News Release 

California law banning sale of cosmetics tested on animals goes into effect January 1st

The California Cruelty-Free Cosmetics Act has since been replicated in other states

Physicians Committee for Responsible Medicine

SACRAMENTO--A groundbreaking law, the California Cruelty-Free Cosmetics Act, which passed in 2018, will ban all sales of cosmetics that have been tested on animals after January 1, 2020. The new law, authored by Senator Cathleen Galgiani (Stockton) and co-sponsored by Social Compassion in Legislation and the Physicians Committee for Responsible Medicine, was applauded by conscientious consumers around the world. The law makes important gains for animal protection and scientific standards while keeping existing products on California's shelves.

"We are proud to have led the effort to pass this monumental law," said Judie Mancuso, founder and president of Social Compassion in Legislation. "Animal testing is not needed to prove the safety of cosmetics and personal hygiene products, and this new law codifies that scientific fact. We must modernize and get rid of these antiquated protocols and stop torturing poor innocent animals. Once again, our great state of California is a leader on such important smart and compassionate animal rights issues."

"This law will ensure safer cosmetics as well as other chemicals and products, as it requires manufacturers to certify safety of their ingredients using modern, nonanimal testing methods," said Kristie Sullivan, MPH, vice president of research policy for the Physicians Committee. "We are very proud that our efforts have spurred progress that affects not just California, but the global cosmetics market, and establishes a new standard of animal-free safety testing."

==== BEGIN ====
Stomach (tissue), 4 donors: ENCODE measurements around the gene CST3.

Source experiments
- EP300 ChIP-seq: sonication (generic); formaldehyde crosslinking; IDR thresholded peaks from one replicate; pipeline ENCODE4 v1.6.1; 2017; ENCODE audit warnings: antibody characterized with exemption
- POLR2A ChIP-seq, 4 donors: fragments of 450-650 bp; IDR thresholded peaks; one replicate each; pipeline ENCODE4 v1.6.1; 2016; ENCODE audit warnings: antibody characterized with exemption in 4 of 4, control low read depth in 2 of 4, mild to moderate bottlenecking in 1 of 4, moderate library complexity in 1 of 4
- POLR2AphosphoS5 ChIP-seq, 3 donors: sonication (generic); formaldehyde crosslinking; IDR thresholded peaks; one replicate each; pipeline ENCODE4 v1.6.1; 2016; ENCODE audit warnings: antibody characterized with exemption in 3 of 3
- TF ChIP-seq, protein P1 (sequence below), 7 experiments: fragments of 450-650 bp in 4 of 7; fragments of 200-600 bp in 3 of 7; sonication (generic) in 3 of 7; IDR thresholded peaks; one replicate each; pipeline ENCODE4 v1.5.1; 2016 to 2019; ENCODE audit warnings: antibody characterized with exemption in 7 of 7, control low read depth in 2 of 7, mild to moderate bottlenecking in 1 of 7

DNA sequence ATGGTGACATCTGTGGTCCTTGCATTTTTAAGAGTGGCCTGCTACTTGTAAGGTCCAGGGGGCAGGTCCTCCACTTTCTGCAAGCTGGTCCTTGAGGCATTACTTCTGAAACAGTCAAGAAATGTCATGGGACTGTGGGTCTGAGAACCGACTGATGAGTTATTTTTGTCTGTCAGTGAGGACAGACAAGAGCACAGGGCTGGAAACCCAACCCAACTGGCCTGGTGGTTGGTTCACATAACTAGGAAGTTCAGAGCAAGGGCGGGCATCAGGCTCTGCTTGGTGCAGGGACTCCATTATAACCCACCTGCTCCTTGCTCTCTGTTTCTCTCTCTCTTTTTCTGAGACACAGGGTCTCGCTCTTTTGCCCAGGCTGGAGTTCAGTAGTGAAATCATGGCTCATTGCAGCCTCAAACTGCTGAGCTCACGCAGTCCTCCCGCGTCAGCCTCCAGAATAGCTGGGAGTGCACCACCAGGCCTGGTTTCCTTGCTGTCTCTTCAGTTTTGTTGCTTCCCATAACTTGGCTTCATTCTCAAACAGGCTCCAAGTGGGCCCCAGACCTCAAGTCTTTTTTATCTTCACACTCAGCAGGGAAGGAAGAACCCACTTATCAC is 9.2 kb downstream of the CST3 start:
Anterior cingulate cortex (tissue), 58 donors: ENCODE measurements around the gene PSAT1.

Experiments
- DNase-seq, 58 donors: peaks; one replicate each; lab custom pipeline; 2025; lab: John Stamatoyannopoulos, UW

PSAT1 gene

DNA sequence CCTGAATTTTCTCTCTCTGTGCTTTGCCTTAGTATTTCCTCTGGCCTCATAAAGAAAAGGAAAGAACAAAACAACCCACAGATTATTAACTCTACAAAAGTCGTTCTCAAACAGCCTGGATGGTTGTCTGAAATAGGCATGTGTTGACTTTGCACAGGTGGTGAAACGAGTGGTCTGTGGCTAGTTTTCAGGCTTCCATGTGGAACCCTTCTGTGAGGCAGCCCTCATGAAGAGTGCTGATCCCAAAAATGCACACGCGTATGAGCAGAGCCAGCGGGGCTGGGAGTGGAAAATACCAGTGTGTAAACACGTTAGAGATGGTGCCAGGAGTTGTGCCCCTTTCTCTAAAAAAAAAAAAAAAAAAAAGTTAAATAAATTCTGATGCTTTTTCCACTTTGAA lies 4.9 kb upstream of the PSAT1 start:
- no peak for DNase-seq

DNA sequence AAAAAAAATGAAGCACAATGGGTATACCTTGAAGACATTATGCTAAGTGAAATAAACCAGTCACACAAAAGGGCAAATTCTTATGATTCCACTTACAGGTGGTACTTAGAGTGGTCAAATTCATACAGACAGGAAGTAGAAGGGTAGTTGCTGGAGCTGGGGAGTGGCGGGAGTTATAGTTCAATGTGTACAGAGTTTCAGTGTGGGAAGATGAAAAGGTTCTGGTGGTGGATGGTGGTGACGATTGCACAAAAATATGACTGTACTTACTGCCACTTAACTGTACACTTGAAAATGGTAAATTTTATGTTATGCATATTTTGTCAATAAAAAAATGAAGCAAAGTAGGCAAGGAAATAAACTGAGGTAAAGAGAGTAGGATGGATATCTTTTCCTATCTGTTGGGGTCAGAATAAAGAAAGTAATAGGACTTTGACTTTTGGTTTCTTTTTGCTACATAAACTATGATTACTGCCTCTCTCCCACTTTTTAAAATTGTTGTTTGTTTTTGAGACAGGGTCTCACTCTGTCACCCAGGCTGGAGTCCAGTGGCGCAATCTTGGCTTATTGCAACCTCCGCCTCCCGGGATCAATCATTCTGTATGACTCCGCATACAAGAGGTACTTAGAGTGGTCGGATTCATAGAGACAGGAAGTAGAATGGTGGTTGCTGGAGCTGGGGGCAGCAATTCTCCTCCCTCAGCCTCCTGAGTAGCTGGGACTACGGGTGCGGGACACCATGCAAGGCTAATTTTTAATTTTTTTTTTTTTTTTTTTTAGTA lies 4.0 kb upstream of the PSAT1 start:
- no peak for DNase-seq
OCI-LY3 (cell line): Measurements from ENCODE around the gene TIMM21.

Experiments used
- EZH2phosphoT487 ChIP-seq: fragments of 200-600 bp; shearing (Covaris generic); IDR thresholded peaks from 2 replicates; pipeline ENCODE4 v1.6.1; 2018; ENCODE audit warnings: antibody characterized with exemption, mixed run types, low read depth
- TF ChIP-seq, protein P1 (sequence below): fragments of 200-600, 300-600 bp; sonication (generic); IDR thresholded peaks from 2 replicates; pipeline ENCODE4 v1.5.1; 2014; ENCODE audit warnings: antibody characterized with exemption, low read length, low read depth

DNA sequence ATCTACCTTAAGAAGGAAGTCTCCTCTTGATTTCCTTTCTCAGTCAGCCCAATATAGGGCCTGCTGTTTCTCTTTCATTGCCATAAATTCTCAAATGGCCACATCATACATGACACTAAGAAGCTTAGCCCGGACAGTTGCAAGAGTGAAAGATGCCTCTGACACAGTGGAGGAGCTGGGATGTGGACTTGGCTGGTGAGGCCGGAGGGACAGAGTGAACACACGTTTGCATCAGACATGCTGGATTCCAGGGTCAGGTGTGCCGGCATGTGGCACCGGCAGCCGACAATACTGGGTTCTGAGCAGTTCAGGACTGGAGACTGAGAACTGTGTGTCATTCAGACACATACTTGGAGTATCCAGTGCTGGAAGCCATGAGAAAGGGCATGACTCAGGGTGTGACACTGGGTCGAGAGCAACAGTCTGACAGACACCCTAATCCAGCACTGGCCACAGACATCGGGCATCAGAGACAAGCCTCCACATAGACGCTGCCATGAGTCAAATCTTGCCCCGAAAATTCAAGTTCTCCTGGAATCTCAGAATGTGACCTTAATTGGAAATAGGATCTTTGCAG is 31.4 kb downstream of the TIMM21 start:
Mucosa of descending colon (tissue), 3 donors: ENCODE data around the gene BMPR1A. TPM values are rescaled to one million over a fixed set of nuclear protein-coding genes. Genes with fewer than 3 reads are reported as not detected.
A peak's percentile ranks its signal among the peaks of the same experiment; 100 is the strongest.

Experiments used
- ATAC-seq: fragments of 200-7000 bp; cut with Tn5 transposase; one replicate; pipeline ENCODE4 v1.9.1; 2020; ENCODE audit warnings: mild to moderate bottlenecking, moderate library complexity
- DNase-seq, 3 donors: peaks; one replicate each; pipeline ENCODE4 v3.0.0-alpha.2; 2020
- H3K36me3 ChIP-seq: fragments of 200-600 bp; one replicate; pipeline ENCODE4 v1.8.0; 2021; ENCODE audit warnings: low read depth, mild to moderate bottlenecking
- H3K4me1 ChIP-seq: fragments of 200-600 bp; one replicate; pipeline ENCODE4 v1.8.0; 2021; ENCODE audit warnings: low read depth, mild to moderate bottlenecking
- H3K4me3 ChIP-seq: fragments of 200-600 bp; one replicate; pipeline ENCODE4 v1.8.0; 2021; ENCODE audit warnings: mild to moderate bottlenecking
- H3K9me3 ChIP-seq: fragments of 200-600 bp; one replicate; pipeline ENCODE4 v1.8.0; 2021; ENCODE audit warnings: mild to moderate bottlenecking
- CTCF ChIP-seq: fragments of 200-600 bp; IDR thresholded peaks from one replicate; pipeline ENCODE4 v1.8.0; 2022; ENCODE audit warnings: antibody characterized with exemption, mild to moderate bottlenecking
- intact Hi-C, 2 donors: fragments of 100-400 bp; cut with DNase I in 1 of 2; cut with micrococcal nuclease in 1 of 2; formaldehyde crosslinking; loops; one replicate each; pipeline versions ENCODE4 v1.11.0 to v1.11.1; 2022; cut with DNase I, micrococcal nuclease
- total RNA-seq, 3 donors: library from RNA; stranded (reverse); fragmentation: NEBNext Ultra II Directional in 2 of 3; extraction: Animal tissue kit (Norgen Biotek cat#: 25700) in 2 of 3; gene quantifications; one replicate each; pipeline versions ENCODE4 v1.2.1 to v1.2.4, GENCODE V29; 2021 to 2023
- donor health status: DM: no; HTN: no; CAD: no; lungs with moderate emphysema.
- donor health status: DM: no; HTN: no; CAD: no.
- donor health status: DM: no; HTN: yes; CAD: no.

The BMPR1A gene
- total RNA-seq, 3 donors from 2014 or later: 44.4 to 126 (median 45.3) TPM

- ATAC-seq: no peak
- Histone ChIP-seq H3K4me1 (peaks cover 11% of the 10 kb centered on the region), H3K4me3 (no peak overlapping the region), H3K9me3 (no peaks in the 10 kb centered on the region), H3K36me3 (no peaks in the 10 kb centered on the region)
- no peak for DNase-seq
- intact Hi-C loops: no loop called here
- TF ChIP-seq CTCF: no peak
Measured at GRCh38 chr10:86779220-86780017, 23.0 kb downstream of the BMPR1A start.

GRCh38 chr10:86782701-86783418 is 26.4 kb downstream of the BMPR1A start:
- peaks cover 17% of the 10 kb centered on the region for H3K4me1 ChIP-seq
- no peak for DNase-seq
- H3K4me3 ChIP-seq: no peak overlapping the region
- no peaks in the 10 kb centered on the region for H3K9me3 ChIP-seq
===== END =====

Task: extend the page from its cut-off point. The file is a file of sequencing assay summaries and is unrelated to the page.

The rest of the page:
The new law prohibits the sale of cosmetics in California that have been tested on animals or contain ingredients that have been tested on animals after 2020. Certain narrow exemptions are provided for in the legislation, including for animal tests either required by a regulatory authority in another country or conducted on ingredients for non-cosmetic purposes, which are sometimes required by regulatory authorities here in the United States, such as the Environmental Protection Agency.

The California law spurred movement on similar laws in Nevada, Illinois, and at the federal level, cementing California's status as a leader on the issue. Passage of the bill also coincided with some foreign regulators, specifically those in China, starting to move away from animal testing requirements for imported cosmetic products.

"It was a long and tough fight, but we were ultimately successful in ensuring that California provides a real and verifiable cruelty-free cosmetic market," said Senator Cathleen Galgiani. "Inaction at the federal level compelled California to lead the way in banning the sale of cosmetics that were tested on animals. SB 1249 brings California's humane standards in line with the world's highest. And it says clearly that you shouldn't have to hurt an animal in order to look your best."

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